Idiosyncratic risk identifies companies to avoid post-Brexit
Research by Thanos Verousis, senior lecturer in accounting and finance at Newcastle University Business School, has identified an asset premium on exposure to idiosyncratic risk, in turn leading him to suggest that investors reduce exposure to businesses with high exposure to European markets.
The research has been focused on investors failing to diversify portfolios away from company-specific risk and thereby missing out on returns. Verousis found an aggregate idiosyncratic risk associated with a negative risk premium of -1.32% annually – after controlling for systemic factors including industry groupings, stock characteristics and market conditions.
Verousis utilised two model portfolios for the research; the first took long positions in the bottom 20% of stocks with low idiosyncratic risk and a short position in the top 20% of stocks with high idiosyncratic risk; the second set the ratio at 50% of top and bottom stocks according to idiosyncratic risk.
The conclusion is that investors should increase their exposure to companies with the lowest idiosyncratic risk and sell those with the highest such risk to benefit from the 1.32% improvement. (See further details in the box below.)
Verousis said: “It is now accepted that investors are not perfectly rational, machine-like beings who fully diversify their portfolios to get the best possible returns. However, until now, we haven’t been able to put a figure on the potential returns investors are missing out on by not considering their exposure to idiosyncratic, or firm-specific, risk.”
“This research shows that, contrary to popular belief, assets with high firm-specific risk are not the ones that bring the best returns. Instead, investors should be selling these stocks and investing in firms with low idiosyncratic risk. This will bring an average return of 1.32%, a significant boost given current market conditions.”
It is this conclusion that leads Verousis to suggest that investors avoid companies that have higher exposure to the Europe ex-UK market.
“While Brexit could be seen as a systemic event, the idiosyncratic risk for companies with high exposure to the European market, such as airlines, as substantially increased. Diversifying away from idiosyncratic risk is even more difficult in volatile markets, so it is vital that investors review their portfolios regularly over the coming days and weeks.”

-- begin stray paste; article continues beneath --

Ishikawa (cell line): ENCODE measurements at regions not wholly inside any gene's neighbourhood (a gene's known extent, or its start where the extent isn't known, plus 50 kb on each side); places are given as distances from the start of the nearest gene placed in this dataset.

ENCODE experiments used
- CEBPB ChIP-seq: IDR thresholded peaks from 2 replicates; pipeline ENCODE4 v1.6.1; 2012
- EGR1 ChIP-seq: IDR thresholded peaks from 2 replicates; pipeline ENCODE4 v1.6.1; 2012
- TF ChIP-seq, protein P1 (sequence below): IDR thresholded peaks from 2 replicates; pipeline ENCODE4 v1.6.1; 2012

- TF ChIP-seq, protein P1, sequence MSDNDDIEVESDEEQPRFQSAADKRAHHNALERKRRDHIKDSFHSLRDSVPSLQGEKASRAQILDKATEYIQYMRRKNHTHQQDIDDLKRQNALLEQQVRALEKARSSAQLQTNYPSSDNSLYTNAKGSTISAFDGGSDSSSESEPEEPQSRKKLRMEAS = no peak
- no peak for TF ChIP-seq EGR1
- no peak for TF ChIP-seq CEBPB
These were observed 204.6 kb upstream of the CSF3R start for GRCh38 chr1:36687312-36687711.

“But our research also shows that there is a clear opportunity for investors to profit from Brexit. They need to exploit the increase in idiosyncratic risk of companies that are heavily exposed to the European markets. They can increase their profits by selling these shares and investing in firms that are expected to benefit from Brexit, for instance tobacco, metal and media companies that export outside the EU.”
The research findings are set to be presented at the Financial Management Association’s Annual Meeting in Las Vegas in October.
|Idiosyncratic risk visualised|
(Source: Thanos Verousis, Newcastle University Business School)
The plot above shows the monthly returns of portfolios that have been formed according to their exposure to aggregate idiosyncratic risk (pre-formation betas). Stocks in the first quintile, which have the lowest pre-formation betas (-6.85 on average), offer a mean monthly return of 1.37%. At the other end, the highest-beta stocks in the fifth quintile (average beta is 6.71) offer the lowest mean return of 0.43% per month. More importantly, mean returns decrease monotonically with the level of past dispersion betas as we move from the first to the fifth quintile portfolio. The simple strategy of going long in the lowest-betas stocks and short in the highest-beta ones is found to offer a mean return of 0.94% per month. Overall, the fact that portfolio returns are decreasing monotonically with the level of their concurrent sensitivity to changes in aggregate idiosyncratic risk is consistent with the existence of a negative dispersion premium.
Our results clearly show that after accounting for systematic risk factors, a zero-cost spread portfolio that is long in stocks with low idiosyncratic risk and short in stocks with high idiosyncratic risk is found to offer adjusted returns of 11.3% per annum. These results suggest that the high returns offered by the portfolio are not simply compensation for exposure to well-known systematic risk factors. In this respect, the traditional assumption that investors are not compensated for idiosyncratic risk as they have the ability to fully diversify by investing in the market portfolio, is particularly restrictive and highly unlikely to describe the way in which investors actually construct portfolios.